Nicky Hayden gives Honda its 200th MotoGP win and picked up his first Grand Prix title the same year.
After three seasons in MotoGP, Nicky picked up his first career win at the USGP at Laguna Seca. In front of his American fans Nicky dominated, leading every lap and winning the hearts of many GP fans across the globe. For 2006, the Kentucky Kid did one better by claiming the checkers at Laguna again while netting the MotoGP title for Honda. To earn the championship, Hayden exhibited consistency and determination, overcoming a devastating DNF at Estoril courtesy of his Repsol Honda teammate, Dani Pedrosa.
In 2007 the GP category moved from 990cc to 800cc machines and Hayden was not immediately comfortable with the new 800cc V-Four RC212V at his command. He also had a two-year contract with the factory Honda team, but Nick the Quick was under the gun to win another title and couldn’t deliver. The work completed during the year allowed him to reach the podium in Germany, Holland and the Czech Republic, but he was only able to finish the season eighth overall.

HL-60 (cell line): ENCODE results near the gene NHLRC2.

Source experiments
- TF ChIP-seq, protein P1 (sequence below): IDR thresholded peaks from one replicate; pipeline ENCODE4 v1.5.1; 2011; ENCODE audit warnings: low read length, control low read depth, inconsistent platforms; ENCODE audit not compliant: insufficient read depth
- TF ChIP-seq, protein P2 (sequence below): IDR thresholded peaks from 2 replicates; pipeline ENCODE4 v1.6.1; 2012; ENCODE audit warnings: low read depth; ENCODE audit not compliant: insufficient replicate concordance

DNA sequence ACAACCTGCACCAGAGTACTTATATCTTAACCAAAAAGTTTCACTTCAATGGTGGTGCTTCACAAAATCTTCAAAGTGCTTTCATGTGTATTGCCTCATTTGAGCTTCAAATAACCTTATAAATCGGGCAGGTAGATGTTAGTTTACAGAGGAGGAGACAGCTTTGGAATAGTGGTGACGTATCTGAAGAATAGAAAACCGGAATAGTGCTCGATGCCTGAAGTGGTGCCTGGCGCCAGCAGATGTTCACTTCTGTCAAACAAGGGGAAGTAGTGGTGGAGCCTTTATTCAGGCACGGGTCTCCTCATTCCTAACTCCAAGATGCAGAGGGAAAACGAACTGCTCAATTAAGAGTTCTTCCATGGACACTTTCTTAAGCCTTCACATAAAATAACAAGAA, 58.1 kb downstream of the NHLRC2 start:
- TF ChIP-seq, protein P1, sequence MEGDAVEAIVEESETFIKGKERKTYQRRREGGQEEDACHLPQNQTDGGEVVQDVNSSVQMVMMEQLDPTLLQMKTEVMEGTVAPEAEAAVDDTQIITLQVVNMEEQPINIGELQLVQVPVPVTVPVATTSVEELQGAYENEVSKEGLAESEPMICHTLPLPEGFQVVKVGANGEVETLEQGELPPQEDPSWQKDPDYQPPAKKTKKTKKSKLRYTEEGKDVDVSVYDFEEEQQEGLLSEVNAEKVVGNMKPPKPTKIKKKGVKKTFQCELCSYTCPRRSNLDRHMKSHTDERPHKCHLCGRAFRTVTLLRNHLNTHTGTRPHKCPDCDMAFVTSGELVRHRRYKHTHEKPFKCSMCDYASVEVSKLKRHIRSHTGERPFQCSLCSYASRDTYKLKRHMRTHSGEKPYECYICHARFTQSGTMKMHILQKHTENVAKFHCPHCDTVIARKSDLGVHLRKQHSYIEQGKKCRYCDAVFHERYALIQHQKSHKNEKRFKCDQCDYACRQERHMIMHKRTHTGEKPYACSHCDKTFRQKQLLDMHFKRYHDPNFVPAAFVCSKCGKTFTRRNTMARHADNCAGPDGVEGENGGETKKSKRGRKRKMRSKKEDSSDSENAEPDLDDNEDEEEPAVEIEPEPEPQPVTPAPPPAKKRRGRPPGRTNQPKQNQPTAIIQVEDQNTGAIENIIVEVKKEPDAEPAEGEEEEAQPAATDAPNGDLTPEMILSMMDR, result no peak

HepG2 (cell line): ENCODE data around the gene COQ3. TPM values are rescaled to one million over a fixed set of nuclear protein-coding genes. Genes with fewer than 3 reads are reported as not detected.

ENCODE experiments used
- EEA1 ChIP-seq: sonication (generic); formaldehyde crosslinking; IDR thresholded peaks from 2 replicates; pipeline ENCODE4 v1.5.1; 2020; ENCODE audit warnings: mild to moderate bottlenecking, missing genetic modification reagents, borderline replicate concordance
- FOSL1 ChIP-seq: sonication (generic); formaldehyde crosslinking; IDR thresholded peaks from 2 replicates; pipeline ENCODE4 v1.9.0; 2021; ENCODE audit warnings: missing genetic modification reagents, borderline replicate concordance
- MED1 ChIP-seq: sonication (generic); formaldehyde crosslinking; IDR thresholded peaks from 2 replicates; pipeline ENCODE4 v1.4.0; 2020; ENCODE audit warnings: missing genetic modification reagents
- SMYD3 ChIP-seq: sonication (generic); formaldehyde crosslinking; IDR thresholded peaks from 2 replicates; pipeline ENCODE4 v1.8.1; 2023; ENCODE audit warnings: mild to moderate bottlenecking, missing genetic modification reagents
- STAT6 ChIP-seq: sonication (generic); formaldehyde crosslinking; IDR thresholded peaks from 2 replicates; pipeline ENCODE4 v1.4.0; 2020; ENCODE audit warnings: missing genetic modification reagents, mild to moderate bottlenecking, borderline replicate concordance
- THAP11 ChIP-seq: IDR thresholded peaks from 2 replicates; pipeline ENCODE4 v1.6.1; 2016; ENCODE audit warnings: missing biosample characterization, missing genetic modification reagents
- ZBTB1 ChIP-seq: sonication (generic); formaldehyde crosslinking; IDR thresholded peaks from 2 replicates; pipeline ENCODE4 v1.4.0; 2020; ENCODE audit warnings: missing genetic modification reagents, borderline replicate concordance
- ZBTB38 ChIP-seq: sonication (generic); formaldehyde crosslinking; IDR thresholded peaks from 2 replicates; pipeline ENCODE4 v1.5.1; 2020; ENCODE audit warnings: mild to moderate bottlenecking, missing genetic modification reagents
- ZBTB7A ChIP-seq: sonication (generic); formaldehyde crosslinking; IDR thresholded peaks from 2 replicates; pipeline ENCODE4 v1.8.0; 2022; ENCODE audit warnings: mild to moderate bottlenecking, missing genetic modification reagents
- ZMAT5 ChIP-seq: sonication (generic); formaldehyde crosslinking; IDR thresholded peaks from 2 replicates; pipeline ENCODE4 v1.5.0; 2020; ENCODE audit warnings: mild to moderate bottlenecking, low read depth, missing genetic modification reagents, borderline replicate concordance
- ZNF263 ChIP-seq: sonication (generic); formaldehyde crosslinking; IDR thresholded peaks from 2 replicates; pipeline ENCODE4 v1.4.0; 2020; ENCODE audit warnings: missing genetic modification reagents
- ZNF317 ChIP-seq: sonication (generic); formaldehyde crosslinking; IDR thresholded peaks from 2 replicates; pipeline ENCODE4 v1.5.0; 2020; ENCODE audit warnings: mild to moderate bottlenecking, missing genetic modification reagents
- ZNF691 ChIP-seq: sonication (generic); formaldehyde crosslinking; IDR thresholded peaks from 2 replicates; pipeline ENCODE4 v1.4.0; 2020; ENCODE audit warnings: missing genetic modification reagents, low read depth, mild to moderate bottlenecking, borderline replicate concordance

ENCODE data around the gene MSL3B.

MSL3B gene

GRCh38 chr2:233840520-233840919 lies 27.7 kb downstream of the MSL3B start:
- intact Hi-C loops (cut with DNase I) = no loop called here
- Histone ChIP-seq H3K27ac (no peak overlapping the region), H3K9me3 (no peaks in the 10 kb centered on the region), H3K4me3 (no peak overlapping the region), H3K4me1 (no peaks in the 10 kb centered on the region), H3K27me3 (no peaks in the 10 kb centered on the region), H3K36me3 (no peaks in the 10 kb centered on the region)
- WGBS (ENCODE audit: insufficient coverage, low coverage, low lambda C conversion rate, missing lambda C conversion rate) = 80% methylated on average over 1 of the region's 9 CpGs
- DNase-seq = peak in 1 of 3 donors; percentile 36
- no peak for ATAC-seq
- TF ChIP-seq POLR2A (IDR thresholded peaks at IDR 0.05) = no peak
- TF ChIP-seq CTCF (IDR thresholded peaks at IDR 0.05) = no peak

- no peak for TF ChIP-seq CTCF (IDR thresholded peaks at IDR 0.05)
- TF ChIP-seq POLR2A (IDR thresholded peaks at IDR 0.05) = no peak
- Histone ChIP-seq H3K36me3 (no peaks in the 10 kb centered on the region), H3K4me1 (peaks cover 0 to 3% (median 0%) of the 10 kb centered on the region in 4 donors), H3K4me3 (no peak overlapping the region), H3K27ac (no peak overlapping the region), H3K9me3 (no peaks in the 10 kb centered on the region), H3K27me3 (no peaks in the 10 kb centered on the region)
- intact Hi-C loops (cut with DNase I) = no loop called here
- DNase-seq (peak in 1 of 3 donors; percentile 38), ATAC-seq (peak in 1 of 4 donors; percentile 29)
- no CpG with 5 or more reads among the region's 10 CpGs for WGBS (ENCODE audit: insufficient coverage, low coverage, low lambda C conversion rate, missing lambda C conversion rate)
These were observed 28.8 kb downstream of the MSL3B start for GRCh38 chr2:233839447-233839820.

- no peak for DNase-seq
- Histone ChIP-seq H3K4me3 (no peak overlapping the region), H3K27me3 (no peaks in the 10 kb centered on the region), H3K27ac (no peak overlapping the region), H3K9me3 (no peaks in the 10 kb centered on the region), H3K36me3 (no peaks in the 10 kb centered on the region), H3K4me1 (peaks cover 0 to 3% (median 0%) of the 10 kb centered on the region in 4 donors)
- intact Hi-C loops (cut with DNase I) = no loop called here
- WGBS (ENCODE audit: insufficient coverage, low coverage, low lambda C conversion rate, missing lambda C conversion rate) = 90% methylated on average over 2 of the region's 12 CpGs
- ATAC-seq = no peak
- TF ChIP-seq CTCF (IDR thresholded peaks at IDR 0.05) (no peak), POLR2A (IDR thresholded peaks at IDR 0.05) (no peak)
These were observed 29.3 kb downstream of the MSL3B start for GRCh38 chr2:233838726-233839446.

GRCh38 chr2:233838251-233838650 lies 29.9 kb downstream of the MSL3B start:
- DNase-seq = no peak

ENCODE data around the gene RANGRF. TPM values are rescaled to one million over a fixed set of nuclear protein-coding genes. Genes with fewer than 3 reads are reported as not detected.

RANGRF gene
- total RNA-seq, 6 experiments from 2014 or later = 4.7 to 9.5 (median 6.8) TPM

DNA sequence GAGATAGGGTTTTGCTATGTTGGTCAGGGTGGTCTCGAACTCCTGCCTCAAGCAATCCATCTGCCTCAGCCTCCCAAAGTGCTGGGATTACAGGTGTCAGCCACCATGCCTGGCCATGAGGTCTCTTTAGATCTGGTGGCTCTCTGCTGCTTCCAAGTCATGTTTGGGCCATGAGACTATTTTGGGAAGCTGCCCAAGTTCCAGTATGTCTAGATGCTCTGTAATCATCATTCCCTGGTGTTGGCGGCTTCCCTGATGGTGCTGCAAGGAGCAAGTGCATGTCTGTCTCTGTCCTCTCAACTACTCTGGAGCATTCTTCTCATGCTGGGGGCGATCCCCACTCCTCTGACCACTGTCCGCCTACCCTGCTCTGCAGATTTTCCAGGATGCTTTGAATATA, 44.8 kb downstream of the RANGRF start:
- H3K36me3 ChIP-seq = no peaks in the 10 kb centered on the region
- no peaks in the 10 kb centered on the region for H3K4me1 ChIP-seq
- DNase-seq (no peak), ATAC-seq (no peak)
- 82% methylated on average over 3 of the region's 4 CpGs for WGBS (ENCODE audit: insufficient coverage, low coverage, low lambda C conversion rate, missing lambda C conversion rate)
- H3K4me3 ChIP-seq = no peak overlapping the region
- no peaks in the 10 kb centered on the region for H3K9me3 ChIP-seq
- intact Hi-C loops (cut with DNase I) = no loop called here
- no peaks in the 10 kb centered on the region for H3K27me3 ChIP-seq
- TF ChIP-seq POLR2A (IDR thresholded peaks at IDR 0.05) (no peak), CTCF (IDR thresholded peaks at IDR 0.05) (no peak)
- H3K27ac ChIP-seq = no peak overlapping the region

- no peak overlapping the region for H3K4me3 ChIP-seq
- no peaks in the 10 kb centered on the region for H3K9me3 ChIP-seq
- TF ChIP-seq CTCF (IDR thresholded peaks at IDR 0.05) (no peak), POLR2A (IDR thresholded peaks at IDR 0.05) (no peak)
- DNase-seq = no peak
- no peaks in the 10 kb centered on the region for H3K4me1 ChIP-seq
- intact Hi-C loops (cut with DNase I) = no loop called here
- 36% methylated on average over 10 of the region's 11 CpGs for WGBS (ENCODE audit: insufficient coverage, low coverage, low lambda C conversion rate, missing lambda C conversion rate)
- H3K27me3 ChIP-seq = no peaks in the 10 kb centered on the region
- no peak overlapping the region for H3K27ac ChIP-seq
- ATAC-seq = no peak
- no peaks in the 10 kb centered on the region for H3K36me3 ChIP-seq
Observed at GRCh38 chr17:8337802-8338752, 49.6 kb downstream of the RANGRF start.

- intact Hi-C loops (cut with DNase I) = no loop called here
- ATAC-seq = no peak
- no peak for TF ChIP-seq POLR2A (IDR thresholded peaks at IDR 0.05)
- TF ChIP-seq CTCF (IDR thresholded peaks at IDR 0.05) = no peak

Since switching to Ducati, Hayden has experienced mixed results with only two podiums scored throughout 2009 and 2010.